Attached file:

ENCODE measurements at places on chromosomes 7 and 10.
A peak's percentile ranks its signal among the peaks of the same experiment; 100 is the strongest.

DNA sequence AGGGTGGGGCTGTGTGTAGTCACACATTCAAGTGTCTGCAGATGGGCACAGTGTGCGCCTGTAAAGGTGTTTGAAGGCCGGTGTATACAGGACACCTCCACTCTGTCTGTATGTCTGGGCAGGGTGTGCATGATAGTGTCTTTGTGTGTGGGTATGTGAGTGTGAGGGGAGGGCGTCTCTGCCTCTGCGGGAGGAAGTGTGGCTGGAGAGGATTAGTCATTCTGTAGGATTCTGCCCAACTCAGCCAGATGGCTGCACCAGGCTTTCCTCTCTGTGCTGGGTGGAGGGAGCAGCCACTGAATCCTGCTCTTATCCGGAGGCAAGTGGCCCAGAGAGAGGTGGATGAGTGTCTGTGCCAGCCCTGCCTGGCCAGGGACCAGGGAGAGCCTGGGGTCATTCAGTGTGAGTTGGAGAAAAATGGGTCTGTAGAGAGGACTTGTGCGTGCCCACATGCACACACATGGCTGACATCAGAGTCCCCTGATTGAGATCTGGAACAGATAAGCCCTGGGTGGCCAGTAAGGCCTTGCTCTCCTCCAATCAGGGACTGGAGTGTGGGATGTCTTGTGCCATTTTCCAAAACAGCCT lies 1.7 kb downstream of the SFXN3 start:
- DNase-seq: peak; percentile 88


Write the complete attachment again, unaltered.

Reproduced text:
ENCODE measurements at places on chromosomes 7 and 10.
A peak's percentile ranks its signal among the peaks of the same experiment; 100 is the strongest.

DNA sequence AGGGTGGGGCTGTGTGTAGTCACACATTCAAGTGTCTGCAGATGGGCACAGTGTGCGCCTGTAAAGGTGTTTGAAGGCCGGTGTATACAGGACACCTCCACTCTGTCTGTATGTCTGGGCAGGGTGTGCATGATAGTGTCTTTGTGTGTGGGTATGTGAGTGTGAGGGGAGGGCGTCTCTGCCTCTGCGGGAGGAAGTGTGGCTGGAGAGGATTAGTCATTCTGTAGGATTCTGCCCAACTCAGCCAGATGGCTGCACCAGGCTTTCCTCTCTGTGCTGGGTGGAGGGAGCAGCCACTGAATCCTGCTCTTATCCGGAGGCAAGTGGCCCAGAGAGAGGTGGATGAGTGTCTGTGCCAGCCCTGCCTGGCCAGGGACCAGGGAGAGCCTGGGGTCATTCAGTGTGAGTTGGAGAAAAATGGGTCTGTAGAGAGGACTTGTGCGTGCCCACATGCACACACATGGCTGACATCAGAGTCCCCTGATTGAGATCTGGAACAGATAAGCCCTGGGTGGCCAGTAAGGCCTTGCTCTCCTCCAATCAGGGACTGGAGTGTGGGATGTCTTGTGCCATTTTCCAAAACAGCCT lies 1.7 kb downstream of the SFXN3 start:
- DNase-seq: peak; percentile 88